Many graduates that have outstanding student loans may wonder whether they should repay the loan early. They may get their yearly statement and see how much they owe and wonder if they should be paying back extra so that they can clear the debt more quickly and not accumulate so much interest on the loan. However, it is really important to make sure you have a good understanding of how the loan works before you decide whether to repay it or not.
When is the Loan Written Off?
Student debt tends to be for a specific period if time. This does depend on the type of student loan that you have. They have changed over the years and postgraduate and graduate loans are very different, but the most common ones will have the debt written off after thirty years. This means that if the graduate has not been able to repay the debt in the thirty years, then the government will stop taking from them and absorb the cost. This means that many graduates will never repay the full amount of their loan and therefore paying some or all off early, means that they will be repaying more than is required. Therefore, in many cases it is better to not repay the loan early, if the student does not want to repay the full amount that they borrowed. However, this could change, it has already changed for new students and the government does tend to change the way the loans work from time to time even for existing borrowers, so it is really important to make sure that you stay aware of this as it could have a significant impact on whether it is better for you to repay or not.
What is the Repayment Threshold?
The repayments are means tested. This means that only when a graduate is earning over a certain amount of money will they need to start repaying some of the loan. This amount will increase as salaries increase and so high earners will repay large amounts and low earners will repay nothing. It is expected that a salary will increase over time and so repayments will probably increase over time. The government also is likely to change the earnings threshold when repayments have to start. They have already done this a few times and this is going to increase the repayment amounts that are made. It is unpredictable as to what impact this might have on the chances of you repaying the loan in full because we cannot tell what the government might do in the future and whether this might change again if another party is elected. However, if you are in a career where salaries are low, then there is still a chance that you will not repay all of the loan. However, if you are in a well-paid job then the chances are you will repay in full.
When to Repay Early?
Therefore, if you think that you will have to repay the loan in full, then there could be an advantage in paying extra from the loan. This is because interest is charged on what you owe and the less you owe, the less interest is charged. Therefore repaying it early will mean that the loan is cheaper. You will also be out of debt sooner which will be a nice feeling. You may also feel that you want to repay all of the loan, regardless of whether you are obliged to. You may like to give back and repay because you have benefitted form the course and enjoyed it. This isn’t something that you have to do but it might be something that you morally want to do.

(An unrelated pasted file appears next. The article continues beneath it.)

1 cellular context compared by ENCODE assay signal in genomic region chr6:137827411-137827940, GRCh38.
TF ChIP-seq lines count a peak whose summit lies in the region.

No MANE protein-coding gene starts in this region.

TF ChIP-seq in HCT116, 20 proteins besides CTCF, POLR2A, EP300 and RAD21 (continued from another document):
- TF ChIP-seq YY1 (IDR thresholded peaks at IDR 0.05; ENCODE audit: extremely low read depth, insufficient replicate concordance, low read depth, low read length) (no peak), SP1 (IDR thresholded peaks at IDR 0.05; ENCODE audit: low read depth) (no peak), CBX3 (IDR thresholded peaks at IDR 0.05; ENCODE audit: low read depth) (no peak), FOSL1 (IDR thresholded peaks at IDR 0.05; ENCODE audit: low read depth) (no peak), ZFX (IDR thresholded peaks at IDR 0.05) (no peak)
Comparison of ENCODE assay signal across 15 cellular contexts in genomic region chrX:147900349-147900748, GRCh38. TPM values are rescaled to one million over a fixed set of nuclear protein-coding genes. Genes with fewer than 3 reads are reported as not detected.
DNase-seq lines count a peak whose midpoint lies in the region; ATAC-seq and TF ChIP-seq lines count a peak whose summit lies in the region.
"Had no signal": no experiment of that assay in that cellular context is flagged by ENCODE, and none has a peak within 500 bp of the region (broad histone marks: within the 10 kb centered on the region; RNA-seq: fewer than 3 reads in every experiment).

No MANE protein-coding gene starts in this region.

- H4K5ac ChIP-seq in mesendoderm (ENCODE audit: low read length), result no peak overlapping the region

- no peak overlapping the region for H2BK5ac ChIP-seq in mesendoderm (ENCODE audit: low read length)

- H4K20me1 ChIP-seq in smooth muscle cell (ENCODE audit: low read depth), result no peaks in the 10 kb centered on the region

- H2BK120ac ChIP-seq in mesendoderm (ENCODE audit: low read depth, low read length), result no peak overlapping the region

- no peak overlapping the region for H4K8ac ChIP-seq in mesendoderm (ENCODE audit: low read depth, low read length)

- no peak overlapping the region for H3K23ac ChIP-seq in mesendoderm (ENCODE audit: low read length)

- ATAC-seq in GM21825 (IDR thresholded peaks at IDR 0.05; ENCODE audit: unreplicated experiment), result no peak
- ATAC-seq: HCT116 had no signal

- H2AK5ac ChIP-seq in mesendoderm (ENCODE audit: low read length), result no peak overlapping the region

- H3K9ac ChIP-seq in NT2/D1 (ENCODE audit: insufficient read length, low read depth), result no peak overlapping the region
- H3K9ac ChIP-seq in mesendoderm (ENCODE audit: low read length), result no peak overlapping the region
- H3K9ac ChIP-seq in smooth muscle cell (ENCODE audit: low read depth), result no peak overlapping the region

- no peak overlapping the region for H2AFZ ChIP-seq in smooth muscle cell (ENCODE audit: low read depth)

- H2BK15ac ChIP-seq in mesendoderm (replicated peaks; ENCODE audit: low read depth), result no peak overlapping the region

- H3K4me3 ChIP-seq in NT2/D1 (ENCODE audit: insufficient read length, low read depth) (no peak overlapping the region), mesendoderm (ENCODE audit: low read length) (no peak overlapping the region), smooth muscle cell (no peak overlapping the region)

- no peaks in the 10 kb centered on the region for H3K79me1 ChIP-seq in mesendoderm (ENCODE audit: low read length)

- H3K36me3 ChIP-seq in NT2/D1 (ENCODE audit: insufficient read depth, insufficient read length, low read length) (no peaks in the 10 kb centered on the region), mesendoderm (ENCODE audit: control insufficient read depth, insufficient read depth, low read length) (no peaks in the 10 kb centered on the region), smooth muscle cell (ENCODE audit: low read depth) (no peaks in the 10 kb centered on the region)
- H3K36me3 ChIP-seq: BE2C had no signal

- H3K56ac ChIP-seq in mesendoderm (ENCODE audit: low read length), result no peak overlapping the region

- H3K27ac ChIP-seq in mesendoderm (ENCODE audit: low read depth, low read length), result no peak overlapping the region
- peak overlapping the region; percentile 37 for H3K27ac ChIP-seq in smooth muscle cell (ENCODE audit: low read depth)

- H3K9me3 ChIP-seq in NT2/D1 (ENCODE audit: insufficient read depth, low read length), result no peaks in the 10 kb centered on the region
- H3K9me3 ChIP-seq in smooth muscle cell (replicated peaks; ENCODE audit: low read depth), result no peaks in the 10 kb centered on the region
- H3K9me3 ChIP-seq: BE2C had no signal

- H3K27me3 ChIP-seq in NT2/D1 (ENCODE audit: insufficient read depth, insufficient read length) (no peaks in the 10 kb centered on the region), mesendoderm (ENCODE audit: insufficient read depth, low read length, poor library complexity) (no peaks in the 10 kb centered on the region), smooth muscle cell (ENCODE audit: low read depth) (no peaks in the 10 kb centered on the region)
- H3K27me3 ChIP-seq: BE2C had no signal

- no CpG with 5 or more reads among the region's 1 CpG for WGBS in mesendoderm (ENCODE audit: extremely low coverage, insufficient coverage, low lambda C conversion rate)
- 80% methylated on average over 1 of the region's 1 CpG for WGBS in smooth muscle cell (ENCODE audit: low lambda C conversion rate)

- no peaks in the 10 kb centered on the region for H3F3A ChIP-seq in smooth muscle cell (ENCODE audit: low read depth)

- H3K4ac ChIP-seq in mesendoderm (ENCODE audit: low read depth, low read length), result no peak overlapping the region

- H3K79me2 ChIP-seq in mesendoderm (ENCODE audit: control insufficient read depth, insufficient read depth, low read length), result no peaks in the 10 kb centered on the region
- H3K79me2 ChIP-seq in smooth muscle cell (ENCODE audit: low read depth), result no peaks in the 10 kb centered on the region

If you would rather repay the minimum and you are not sure whether you will be working at the high salary level for the whole time you are repaying, then you may not repay it all. For example, if you work part-time to look after a family or decide to have a bit of time off work to travel, then you could find that you will miss some repayments and this will influence whether you can pay the loan back in full. Therefore, it is worth thinking hard about whether you really will be able to repay the loan or not.
It is often not a gamble, as 75% of graduates do not repay their loan in full and so it is very likely that this will apply to you. However, new students may find that this is not the case. The government are in the process of changing the rules so that graduates have to repay over 40 years and not 30 and this could mean that many more will repay their loans and will therefore benefit from repaying early. The threshold when graduates have to start repaying has also been lowered so repayments will start earlier and rise sooner, which again will increase the chances that you will repay your loan in full. It is good to make sure that you do some calculations and think about what might happen in the future. Think about what your salary might be, whether you will be likely to have any gaps in your career, whether you will benefit more from putting money aside (perhaps towards a house deposit) rather than paying off extra money from the loan. It can be a difficult decision but discussing with others, perhaps even a financial advisor should help you to feel confident that you are doing the right thing.